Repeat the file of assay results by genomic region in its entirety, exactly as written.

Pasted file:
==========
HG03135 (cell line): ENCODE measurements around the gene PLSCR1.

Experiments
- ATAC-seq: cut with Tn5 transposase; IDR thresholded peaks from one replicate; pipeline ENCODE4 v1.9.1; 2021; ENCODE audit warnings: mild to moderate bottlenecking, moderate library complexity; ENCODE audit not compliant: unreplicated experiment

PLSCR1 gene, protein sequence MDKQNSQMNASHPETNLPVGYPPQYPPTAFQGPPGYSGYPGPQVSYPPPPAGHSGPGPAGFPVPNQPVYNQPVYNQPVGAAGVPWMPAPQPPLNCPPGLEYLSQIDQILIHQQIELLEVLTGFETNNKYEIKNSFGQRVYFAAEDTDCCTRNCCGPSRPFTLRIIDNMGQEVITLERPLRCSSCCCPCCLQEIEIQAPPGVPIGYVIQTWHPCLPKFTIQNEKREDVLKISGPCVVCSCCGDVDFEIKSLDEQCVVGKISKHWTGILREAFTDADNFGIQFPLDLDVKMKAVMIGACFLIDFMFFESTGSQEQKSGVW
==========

HG03135 (cell line): ENCODE measurements around the gene PLSCR1.

Experiments
- ATAC-seq: cut with Tn5 transposase; IDR thresholded peaks from one replicate; pipeline ENCODE4 v1.9.1; 2021; ENCODE audit warnings: mild to moderate bottlenecking, moderate library complexity; ENCODE audit not compliant: unreplicated experiment

PLSCR1 gene, protein sequence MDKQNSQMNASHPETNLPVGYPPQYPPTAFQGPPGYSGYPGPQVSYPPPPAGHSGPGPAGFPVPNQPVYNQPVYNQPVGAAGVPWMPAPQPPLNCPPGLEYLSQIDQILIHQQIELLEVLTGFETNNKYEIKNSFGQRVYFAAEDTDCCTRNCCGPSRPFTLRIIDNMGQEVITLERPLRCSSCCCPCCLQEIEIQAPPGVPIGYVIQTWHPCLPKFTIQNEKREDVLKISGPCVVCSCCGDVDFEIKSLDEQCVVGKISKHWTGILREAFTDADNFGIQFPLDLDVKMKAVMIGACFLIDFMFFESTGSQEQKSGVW